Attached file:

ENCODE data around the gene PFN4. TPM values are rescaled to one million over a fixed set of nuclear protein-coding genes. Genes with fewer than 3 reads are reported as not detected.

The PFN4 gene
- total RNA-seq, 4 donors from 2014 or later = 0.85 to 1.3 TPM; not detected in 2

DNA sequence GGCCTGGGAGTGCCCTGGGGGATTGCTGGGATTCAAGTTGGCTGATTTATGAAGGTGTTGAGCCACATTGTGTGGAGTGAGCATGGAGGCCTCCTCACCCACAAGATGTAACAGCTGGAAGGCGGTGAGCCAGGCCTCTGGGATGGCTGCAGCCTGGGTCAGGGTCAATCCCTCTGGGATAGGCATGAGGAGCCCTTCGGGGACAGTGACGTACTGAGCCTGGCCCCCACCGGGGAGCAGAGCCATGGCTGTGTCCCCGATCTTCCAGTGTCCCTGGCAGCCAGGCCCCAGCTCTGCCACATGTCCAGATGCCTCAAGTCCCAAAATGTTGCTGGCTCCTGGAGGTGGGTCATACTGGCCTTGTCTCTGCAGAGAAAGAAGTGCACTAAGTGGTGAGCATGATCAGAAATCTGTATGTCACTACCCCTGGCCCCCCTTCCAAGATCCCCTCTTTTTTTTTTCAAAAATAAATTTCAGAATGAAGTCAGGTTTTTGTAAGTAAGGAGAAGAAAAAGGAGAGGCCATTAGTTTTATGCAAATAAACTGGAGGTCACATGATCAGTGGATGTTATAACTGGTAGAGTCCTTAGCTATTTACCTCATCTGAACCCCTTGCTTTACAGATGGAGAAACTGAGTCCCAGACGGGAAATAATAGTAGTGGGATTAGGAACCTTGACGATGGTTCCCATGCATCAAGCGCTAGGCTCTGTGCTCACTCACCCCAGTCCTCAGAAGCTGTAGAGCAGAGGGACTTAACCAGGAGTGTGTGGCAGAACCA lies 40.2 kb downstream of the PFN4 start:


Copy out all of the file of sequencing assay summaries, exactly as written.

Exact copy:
ENCODE data around the gene PFN4. TPM values are rescaled to one million over a fixed set of nuclear protein-coding genes. Genes with fewer than 3 reads are reported as not detected.

The PFN4 gene
- total RNA-seq, 4 donors from 2014 or later = 0.85 to 1.3 TPM; not detected in 2

DNA sequence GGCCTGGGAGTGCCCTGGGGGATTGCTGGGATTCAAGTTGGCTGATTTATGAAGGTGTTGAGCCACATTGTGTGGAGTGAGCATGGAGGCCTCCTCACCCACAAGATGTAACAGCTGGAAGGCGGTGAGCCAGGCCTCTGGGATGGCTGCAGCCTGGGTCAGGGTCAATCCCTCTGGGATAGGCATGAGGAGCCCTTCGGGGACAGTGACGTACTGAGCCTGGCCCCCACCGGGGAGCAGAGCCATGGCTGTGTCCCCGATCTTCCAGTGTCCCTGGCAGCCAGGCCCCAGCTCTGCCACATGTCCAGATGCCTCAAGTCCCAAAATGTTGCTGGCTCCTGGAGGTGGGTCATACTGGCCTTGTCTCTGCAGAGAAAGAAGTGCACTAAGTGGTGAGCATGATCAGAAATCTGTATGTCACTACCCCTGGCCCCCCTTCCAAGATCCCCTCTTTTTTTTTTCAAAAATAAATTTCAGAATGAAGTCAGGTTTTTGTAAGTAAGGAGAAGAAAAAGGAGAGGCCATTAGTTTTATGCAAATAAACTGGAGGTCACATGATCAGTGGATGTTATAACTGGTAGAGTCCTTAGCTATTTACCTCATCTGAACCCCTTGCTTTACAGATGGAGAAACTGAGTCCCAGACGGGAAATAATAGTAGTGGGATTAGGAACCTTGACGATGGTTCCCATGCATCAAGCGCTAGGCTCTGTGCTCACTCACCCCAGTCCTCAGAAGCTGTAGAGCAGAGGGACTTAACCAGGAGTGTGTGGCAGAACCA lies 40.2 kb downstream of the PFN4 start: